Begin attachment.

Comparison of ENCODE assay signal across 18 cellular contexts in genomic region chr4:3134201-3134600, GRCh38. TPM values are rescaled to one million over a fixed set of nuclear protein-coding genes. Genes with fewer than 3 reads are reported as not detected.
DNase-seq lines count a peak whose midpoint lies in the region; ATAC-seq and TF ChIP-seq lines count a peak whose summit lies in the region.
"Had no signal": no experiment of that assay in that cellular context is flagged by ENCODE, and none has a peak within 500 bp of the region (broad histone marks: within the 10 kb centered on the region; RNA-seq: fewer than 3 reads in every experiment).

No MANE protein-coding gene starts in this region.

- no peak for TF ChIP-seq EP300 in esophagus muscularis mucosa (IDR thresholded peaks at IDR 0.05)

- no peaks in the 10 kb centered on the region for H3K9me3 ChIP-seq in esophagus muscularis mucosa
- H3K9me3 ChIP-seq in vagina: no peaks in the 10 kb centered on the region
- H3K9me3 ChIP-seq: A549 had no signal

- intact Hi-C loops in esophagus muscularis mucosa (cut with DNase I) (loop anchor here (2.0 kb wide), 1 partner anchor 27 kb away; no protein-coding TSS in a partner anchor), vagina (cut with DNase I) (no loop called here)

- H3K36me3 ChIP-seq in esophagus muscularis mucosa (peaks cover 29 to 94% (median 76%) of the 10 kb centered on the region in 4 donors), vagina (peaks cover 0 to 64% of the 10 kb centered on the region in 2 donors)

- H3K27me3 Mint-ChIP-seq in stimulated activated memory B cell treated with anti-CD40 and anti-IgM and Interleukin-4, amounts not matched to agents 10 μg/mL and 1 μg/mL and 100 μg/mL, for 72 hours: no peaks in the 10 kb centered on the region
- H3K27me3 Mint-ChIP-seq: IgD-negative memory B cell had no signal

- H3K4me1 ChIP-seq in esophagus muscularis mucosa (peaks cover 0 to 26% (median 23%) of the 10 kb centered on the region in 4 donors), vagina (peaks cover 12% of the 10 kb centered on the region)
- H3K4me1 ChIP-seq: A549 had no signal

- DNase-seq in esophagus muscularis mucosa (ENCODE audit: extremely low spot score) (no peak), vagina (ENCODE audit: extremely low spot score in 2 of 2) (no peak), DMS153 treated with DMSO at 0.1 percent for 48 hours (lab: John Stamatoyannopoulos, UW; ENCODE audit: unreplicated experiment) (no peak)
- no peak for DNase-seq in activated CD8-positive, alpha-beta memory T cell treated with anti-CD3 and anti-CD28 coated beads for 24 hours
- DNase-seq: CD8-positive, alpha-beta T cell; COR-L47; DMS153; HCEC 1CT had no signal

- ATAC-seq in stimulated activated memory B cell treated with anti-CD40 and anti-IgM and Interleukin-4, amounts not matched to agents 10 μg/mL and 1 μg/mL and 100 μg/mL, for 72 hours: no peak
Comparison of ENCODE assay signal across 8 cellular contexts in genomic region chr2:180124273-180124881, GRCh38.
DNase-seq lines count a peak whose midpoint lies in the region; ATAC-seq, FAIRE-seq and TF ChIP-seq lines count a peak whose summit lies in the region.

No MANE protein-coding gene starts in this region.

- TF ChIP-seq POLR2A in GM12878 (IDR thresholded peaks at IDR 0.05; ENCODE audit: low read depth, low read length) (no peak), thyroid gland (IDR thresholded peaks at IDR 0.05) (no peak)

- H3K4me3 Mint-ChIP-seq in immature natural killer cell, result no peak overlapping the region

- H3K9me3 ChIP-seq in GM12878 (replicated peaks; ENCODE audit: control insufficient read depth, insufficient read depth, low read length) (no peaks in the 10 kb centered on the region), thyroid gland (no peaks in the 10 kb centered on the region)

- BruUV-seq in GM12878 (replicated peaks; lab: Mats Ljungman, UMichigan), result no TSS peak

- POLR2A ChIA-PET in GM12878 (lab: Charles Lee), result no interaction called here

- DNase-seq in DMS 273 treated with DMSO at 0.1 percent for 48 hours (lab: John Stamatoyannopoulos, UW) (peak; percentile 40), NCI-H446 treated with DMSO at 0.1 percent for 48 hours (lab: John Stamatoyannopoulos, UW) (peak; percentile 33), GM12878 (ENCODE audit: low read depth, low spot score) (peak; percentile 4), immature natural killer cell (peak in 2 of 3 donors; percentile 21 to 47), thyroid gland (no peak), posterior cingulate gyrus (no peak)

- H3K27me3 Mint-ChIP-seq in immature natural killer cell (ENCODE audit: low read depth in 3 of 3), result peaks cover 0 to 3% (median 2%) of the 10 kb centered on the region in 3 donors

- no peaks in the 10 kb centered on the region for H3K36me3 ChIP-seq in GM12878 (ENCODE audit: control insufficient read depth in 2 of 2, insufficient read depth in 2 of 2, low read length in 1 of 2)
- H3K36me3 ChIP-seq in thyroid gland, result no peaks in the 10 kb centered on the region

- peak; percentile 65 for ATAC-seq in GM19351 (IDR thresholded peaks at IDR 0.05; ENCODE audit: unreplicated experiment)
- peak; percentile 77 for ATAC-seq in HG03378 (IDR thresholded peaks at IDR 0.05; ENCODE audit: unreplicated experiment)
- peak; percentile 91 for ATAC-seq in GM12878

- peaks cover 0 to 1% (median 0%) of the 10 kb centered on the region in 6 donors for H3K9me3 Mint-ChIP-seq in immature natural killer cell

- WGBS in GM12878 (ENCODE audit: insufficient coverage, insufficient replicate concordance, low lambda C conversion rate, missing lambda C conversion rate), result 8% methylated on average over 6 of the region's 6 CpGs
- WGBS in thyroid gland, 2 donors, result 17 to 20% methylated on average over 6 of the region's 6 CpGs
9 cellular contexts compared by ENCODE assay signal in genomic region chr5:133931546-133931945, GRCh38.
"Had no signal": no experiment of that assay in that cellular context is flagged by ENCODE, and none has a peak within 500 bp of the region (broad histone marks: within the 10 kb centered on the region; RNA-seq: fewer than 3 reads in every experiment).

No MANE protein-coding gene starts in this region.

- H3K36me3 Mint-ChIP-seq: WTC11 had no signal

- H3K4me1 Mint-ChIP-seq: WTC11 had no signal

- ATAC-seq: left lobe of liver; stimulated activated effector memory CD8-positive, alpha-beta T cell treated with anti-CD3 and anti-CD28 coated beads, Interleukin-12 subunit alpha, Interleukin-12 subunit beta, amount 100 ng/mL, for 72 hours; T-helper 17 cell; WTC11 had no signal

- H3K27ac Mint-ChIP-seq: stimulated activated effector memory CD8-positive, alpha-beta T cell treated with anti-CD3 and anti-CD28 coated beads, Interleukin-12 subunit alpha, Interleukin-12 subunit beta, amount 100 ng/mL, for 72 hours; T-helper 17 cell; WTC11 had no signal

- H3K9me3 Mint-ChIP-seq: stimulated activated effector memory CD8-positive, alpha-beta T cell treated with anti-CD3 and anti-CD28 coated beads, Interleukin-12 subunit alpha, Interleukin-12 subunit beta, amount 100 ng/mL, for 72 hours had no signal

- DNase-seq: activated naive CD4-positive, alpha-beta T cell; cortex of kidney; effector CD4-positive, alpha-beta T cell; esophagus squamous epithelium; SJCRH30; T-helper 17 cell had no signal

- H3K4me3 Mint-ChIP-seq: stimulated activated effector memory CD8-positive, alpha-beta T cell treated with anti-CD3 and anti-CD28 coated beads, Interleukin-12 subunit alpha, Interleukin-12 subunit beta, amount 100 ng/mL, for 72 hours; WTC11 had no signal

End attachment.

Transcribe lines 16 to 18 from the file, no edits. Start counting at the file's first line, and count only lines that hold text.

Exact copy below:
- no peak for DNase-seq in activated CD8-positive, alpha-beta memory T cell treated with anti-CD3 and anti-CD28 coated beads for 24 hours
- DNase-seq: CD8-positive, alpha-beta T cell; COR-L47; DMS153; HCEC 1CT had no signal

- ATAC-seq in stimulated activated memory B cell treated with anti-CD40 and anti-IgM and Interleukin-4, amounts not matched to agents 10 μg/mL and 1 μg/mL and 100 μg/mL, for 72 hours: no peak